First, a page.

Cluster headaches are quite rare, but they are very strong and particularly stressful. The feelings that arise in some patients can go as far as the suicide impulse – which, luckily, happens very rarely.
It is estimated that the number of people affected is only about one in a thousand. Cluster headaches appear 4 to 5 times more often in men than in women and especially between the ages of 20 and 50. Women between the ages of 40 and 50 are the most affected.
Cluster headaches are similar to migraines but significantly more painful. The reasons are largely unknown. It seems that some brain malfunctions play a role. Nicotine and alcohol can worsen or even trigger the effects. Medications are often available for therapy.
What are the characteristics of cluster headaches?
There are a few things that make up this type of headache. This includes:
- Cluster headaches usually reach their full strength quickly, within 5 or 10 minutes.
- The pain in most of the cases is located only on one side of the head. In rare cases, when a new headache period begins, the pain can switch to the other side. The pain is usually felt behind or around the eye and spreads to the forehead, temple, nose, cheek or upper gums on the affected side.
- Cluster headaches usually last no longer than 90 minutes on average, even though they can last anything between 15 minutes and up to 3 hours.
- Cluster headache attacks appear to be linked to the circadian rhythm, which means that they tend to appear at the same time each day. This is especially true for those attacks occurring at night. Night attacks also seem to be more severe compared to day attacks.
- Most people get a daily headache lasting up to 3 months. Between these periods they can have no pain at all. Pain-free periods can last up to 12 months or longer.
What are the causes of cluster headaches?
Some experts are convinced that cluster headaches are a result of an abnormality in the brain reactivity compared to external and internal stimuli that lead to excessive synthesis and secretion of the neurotransmitters norepinephrine and serotonin. The reverse leads to enlargement of the brain vessels and inflammatory reactions that are responsible for pain.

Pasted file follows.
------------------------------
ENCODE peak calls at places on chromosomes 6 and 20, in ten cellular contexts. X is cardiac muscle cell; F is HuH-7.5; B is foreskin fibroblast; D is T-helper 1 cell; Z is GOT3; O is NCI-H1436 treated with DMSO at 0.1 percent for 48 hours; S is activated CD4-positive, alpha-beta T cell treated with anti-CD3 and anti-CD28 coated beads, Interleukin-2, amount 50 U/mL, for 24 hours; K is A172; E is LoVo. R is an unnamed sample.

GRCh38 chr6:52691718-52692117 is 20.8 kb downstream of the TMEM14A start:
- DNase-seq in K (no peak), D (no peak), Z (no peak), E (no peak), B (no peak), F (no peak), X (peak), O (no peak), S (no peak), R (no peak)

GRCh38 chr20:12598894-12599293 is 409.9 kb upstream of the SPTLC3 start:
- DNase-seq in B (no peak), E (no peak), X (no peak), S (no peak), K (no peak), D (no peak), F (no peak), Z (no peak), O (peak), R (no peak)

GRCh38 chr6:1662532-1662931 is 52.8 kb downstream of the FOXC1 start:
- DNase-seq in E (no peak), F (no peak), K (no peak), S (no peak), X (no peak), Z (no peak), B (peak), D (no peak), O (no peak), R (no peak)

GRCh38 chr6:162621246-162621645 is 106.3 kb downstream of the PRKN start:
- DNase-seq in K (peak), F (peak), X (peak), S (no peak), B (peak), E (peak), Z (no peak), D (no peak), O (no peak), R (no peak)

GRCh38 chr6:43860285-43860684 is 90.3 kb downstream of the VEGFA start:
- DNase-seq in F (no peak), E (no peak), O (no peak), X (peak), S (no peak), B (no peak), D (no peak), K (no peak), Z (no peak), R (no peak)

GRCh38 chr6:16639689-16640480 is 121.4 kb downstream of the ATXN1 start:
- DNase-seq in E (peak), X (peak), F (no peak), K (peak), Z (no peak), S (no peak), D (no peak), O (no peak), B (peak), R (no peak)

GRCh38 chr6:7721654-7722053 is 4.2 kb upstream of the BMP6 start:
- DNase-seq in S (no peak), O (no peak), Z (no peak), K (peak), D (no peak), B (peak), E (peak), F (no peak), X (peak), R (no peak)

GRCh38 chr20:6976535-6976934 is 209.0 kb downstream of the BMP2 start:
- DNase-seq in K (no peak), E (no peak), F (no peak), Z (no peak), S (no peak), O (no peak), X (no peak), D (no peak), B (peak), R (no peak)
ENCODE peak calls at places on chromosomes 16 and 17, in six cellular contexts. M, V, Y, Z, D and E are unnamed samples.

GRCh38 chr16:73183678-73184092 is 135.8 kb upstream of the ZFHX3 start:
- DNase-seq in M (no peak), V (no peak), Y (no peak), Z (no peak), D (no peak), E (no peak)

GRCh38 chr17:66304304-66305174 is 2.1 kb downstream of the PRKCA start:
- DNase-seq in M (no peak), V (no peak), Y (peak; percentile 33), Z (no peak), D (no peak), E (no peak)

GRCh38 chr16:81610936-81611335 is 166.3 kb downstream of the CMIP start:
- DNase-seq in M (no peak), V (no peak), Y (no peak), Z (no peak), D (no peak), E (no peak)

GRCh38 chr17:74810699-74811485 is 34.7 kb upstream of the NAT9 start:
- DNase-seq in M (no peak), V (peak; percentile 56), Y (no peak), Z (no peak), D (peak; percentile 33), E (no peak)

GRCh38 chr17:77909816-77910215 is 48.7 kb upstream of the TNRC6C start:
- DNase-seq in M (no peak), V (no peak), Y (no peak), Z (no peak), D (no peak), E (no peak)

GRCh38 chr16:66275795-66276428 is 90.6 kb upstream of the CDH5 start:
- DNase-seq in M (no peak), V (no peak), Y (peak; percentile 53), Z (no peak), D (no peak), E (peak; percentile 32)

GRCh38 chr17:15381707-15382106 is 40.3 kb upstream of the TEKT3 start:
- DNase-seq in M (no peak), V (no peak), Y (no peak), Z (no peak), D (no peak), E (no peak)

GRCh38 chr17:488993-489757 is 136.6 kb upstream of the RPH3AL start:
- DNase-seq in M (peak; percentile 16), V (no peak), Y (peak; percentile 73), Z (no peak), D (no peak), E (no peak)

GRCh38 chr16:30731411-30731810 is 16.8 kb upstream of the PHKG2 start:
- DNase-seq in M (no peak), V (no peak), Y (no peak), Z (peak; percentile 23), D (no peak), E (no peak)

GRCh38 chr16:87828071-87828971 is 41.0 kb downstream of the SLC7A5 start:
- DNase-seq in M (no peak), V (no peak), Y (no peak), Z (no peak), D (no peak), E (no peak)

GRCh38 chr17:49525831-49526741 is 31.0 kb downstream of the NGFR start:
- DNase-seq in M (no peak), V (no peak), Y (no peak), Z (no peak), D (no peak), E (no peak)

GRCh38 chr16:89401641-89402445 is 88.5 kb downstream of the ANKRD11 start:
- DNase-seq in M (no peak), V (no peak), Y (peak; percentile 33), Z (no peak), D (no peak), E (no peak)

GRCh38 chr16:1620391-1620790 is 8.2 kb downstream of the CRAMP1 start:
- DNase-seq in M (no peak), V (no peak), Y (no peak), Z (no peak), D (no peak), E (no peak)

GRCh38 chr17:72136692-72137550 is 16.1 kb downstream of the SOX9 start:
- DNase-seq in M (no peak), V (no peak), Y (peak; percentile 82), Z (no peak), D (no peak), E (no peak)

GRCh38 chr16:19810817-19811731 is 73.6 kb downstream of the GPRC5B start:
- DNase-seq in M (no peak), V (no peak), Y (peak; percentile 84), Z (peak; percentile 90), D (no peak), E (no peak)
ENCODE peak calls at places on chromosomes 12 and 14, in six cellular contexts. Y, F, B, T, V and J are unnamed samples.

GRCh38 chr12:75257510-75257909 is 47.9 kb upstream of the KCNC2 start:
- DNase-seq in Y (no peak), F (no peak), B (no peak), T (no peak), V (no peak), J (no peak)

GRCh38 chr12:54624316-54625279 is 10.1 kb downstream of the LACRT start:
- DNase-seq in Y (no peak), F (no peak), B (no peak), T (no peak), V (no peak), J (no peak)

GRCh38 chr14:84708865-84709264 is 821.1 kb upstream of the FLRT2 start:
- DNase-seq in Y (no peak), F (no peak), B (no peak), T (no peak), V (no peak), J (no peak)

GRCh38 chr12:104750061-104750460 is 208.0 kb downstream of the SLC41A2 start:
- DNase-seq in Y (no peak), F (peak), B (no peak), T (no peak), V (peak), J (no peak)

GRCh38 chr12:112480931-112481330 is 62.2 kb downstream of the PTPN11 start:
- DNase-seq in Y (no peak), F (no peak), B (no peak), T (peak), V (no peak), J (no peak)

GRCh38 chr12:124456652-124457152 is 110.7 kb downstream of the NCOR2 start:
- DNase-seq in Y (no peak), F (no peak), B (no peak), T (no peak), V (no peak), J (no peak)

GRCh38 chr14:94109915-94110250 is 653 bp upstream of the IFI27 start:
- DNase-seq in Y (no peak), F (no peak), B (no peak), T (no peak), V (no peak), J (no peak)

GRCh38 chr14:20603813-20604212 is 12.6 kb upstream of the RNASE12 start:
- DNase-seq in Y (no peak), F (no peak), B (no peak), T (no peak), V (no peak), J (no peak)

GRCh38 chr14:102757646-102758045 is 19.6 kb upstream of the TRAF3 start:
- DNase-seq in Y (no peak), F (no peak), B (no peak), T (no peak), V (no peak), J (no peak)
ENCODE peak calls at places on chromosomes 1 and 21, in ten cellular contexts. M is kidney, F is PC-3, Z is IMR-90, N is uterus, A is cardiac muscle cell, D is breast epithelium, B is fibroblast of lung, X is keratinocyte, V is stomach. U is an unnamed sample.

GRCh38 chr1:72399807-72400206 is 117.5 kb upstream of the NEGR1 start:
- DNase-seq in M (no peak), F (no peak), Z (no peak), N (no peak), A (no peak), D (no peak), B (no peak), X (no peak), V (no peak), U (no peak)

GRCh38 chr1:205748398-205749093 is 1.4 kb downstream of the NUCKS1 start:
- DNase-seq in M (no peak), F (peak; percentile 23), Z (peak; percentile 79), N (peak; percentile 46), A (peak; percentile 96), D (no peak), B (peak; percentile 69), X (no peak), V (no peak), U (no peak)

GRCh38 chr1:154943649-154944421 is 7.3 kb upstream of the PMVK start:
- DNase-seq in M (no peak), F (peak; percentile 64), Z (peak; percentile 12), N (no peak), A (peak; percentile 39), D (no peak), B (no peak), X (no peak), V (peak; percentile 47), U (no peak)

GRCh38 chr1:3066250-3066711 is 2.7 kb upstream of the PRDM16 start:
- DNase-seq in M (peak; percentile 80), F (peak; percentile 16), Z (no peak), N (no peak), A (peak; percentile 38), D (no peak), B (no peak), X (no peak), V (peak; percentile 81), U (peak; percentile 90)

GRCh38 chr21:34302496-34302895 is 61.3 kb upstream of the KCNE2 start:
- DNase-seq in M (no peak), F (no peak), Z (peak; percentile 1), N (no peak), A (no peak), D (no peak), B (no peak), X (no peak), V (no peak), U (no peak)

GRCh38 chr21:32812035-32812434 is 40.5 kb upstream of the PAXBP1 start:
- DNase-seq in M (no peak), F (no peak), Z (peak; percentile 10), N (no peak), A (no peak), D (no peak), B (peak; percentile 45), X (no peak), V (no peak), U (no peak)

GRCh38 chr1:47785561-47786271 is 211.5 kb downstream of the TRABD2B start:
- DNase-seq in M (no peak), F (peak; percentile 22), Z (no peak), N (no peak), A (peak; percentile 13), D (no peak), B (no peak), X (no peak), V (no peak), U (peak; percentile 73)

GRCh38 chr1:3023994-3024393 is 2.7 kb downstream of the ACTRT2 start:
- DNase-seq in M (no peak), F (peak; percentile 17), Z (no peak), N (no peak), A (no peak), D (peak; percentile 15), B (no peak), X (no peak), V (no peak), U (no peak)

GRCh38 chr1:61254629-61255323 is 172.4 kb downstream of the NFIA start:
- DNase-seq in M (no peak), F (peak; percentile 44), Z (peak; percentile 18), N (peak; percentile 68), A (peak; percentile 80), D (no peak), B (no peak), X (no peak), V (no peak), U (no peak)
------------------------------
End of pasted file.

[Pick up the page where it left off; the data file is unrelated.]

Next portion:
A genetic predisposition, combined with other factors, leads to attacks. The following trigger factors can trigger, aggravate or accelerate a cluster headache:
- Mental or physical, chronic or acute stress
- Muscle tension in the neck, shoulders, eyes or face
- Climate change
- Diseases such as infections, meningitis, migraines, brain tumors, etc.
- Use of nicotine, alcohol
- Lack of sleep
- Hormonal changes in pregnancy
- Excessive eye strain, etc.
How is a cluster headache diagnosed?
For the exact diagnosis of the type of headache, a very thorough medical history must be carried out, taking into account the personal and family history.
The medical history usually includes the following data:
- Beginning, location, and duration of the pain
- Attack frequency and pain intensity
- Type of pain
- Associated symptoms like dizziness, visual disturbances, loss of feeling, etc.
- Pain triggering factors
- Factors that increase or decrease pain
- Circumstances of occurrence
- Personal ability to cope with restrictions
- Professional activity, leisure, social relationships
- Family history
- Treatments received and effectiveness
- Taking medication
- Expectation and motivation.
Other diagnostic options at Pain Physicians include physical and neurological examinations, laboratory analyzes, CT and MRI to rule out possible diseases, tumors, etc.
How is a cluster headache treated?
You have several options when it comes to treating your cluster headache.
Drugs – like Sumatriptan, Zolmitriptan, Dihydroergotamine, Lidocaine, etc., are commonly prescribed and effective for the treatment of headaches.
Preventive measures can often stop headaches before they even develop. In the cases of cluster headache, your doctor may prescribe medication to shorten the length of the cluster and reduce the severity of your attacks. These preventive medications include corticosteroids, ergotamine tartrate, gabapentin, carbonate, topiramate, verapamil, etc.
The occipital nerve block is another option when it comes to dealing with cluster headaches. In this case, the doctor will inject a mixture of anesthetic and steroid into these nerves. They are located at the base of the skull and are often the starting point for headaches. This is a temporary treatment until preventive treatment can start to work.
Nerve stimulation, like the stimulation of the occipital nerves, can also help. Your pain doctor will surgically implant a device that sends electrical impulses to this group of nerves at the base of the skull.
Operative interventions – if nothing else works, surgery can be an option for people who don’t get a break from cluster headaches. Deep brain stimulation, in which an electrode is inserted deep into the brain, loses importance compared to less invasive options. Most procedures involve blocking the trigeminal nerve, a major pathway for pain. It controls the area around the eye, but a misstep can cost weakness in the jaw and loss of feeling on the face and head.
Lifestyle changes – these measures can help you avoid cluster headaches:
- Keep a regular sleep schedule
- Avoid alcohol, nicotine, and caffeine
- Reduce your stress level
- Exercise 3-5 times per week
- Eat healthy